The FDIC is struggling to combat this year's wave of bank failures, and its insurance fund may be tapped out by year's end. As we saw with the failure of Austin-based Guaranty Bank last week, the agency is now more willing to consider foreign banks as bidders for failed institutions.
With its insurance fund dwindling, the FDIC has apparently decided it can't afford to be so picky about potential buyers. Yesterday, its board voted to ease requirements for private equity firms to buy failed banks. It lowered the minimum amount of capital that private-equity investors must maintain for three years after buying a bank.
But the requirement is still twice as much as the capital requirement the FDIC set for banks to be considered well capitalized. The move drew a tepid reaction from the Private Equity Council, which is sort of like a trade association for hedge funds:
The revised FDIC guidelines represent an improvement over those originally proposed in July. But we continue to question the need to impose more onerous capital requirements on private equity firms that invest on behalf of retired police officers, firefighters, teachers, and other public employees.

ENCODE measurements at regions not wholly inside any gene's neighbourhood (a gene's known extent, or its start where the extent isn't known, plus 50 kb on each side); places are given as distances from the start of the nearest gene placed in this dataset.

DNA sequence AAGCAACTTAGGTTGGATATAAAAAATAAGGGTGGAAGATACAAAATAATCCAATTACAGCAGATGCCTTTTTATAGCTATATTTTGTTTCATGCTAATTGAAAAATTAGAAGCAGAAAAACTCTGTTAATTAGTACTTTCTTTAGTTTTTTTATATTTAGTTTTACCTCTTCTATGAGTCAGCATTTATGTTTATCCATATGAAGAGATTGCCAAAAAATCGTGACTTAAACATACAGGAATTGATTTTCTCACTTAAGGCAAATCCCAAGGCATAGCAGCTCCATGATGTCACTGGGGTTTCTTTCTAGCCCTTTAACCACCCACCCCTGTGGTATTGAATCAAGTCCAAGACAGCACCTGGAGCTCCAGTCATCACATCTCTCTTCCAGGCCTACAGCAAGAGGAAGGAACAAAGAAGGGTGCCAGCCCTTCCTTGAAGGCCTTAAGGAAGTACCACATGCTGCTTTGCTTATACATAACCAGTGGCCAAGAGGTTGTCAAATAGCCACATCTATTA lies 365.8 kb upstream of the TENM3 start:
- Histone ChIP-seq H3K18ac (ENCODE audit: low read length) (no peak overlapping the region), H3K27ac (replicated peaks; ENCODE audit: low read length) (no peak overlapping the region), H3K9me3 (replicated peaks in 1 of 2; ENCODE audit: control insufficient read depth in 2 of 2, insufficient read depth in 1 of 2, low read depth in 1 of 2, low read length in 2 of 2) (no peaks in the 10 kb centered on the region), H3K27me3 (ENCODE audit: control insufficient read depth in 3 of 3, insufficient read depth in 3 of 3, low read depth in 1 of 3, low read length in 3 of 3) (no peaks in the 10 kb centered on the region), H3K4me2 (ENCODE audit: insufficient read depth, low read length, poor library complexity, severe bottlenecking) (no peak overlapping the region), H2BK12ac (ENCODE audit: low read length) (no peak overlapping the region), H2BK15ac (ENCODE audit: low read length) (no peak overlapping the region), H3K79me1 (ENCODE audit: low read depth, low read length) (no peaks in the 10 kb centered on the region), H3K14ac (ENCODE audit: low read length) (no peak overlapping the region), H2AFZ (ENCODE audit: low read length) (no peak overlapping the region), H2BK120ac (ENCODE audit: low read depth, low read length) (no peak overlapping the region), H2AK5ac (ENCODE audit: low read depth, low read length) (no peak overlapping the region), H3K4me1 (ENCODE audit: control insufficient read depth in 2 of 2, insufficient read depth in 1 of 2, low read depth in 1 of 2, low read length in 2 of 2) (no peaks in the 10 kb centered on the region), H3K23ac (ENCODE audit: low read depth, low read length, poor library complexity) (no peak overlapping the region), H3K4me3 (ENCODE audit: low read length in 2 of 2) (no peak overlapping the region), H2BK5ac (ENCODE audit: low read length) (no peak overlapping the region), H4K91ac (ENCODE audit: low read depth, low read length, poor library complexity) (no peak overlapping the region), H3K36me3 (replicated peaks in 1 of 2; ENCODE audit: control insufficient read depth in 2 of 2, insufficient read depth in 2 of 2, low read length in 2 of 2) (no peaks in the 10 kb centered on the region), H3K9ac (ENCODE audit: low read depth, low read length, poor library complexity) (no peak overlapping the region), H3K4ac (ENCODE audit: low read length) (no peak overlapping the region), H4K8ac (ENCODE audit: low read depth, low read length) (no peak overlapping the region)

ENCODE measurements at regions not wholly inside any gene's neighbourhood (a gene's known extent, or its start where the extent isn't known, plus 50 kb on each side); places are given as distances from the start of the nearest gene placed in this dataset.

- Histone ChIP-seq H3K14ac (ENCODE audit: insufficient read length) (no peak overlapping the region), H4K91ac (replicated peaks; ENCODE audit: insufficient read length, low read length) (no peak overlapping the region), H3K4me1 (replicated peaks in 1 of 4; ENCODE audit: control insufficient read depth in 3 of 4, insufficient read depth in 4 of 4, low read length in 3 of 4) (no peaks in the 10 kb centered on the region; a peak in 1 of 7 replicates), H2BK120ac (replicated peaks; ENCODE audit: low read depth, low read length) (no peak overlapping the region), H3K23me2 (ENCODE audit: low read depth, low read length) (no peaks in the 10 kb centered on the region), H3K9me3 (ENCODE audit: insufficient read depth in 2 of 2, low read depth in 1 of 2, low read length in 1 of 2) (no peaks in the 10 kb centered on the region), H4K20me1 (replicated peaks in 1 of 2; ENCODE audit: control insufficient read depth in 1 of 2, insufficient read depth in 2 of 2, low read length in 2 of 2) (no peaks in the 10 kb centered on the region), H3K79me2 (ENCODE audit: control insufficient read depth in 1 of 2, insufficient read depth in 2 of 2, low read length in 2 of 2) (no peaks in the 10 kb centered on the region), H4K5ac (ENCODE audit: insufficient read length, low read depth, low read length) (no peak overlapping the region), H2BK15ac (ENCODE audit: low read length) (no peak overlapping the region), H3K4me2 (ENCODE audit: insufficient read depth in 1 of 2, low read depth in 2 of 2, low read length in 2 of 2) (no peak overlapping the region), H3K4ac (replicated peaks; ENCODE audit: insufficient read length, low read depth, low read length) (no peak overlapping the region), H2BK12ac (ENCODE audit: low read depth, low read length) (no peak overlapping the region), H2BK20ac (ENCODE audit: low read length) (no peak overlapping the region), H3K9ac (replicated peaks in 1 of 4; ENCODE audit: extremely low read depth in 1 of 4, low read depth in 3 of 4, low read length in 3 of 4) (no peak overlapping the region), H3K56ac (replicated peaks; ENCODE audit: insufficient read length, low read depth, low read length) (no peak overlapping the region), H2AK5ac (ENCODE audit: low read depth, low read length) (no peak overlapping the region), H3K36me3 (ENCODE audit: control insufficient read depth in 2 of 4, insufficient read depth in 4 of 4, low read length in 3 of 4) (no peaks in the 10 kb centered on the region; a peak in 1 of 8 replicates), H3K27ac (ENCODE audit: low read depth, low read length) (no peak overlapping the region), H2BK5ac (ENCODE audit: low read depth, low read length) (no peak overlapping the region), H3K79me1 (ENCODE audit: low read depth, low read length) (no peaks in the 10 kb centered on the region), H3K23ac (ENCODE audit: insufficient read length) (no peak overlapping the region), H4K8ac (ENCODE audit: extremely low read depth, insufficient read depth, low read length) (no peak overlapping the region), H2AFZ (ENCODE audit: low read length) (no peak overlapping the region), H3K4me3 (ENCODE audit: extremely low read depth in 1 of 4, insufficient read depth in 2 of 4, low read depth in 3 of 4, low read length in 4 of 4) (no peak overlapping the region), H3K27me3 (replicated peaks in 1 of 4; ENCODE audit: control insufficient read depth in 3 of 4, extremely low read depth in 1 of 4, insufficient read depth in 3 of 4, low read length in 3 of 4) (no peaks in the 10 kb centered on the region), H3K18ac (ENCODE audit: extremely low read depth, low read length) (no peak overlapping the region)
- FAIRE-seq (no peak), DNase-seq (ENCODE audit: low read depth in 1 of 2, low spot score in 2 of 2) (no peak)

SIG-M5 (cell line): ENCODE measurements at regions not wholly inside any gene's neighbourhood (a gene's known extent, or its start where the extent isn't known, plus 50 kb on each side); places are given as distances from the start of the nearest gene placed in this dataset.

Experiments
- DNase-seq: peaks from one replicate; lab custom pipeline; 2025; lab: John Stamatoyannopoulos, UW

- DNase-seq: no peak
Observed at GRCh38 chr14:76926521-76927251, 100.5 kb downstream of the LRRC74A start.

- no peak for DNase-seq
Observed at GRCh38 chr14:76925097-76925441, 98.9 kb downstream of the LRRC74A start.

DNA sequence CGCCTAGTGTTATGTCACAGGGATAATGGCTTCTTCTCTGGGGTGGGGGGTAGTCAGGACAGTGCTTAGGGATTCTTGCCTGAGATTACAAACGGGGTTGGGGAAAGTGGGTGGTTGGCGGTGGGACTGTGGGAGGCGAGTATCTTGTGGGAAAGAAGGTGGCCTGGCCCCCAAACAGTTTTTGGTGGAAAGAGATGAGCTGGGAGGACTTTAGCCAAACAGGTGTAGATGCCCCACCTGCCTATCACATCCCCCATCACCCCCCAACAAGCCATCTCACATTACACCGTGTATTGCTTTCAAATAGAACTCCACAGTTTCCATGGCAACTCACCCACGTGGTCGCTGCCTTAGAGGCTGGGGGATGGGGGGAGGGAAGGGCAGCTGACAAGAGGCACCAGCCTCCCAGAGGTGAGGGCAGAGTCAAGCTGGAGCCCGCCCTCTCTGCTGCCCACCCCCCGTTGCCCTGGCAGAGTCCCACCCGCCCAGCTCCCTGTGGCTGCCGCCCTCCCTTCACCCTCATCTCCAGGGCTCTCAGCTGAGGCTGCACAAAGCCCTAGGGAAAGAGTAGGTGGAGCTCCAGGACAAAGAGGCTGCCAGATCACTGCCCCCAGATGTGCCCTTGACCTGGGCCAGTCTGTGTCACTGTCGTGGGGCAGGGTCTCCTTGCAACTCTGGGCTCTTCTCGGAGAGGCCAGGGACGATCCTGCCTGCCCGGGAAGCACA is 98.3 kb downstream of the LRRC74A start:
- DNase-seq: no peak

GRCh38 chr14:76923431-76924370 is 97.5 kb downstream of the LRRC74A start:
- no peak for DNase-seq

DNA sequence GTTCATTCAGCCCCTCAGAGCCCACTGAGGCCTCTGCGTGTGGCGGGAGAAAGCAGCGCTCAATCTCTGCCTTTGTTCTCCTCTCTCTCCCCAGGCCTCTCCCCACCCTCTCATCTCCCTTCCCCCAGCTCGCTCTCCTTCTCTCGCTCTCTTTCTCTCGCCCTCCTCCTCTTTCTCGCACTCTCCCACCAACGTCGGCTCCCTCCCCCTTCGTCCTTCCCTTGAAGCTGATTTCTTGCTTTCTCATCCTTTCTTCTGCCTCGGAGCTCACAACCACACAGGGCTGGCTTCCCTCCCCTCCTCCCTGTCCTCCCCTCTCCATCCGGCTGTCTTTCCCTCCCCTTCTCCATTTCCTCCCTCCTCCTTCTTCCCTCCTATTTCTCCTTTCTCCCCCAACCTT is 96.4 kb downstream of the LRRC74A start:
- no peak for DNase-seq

The council argues now is not the time to be discouraging the influx of capital into the troubled banking industry. Perhaps not, but it's the subsequent outflow that the FDIC seems worried about. Hedge funds, after all, buy distressed companies, squeeze out costs and sell them again for quick profit. It's one thing to do that with, say, manufacturing firms, but quite another to be flipping banks.
Certainly, hedge funds broaden the pool of potential investors and might enable the FDIC to get a better price.
But the council's statement is disingenuous. Hedge funds aren't buying banks on "behalf of retired police officers, firefighters, teachers, and other public employees." They're buying them for the same reason they buy everything else: potential returns.
Sure, public pension funds have loaded up on private equity investments, but that strategy hasn't worked too well for them. Ask those civil servants if they think buying failed banks is a good way to invest their retirement.
The FDIC isn't in the investor protection business, but its hard line with the hedgies may ultimately do more to help retired public servants than the banks it insures.
Disclosure: no positions